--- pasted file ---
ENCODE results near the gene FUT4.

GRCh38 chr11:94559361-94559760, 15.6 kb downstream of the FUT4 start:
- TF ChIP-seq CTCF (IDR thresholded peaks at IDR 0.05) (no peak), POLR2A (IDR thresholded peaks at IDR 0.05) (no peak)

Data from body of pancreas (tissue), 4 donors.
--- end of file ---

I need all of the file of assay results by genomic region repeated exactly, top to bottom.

ENCODE results near the gene FUT4.

GRCh38 chr11:94559361-94559760, 15.6 kb downstream of the FUT4 start:
- TF ChIP-seq CTCF (IDR thresholded peaks at IDR 0.05) (no peak), POLR2A (IDR thresholded peaks at IDR 0.05) (no peak)

Data from body of pancreas (tissue), 4 donors.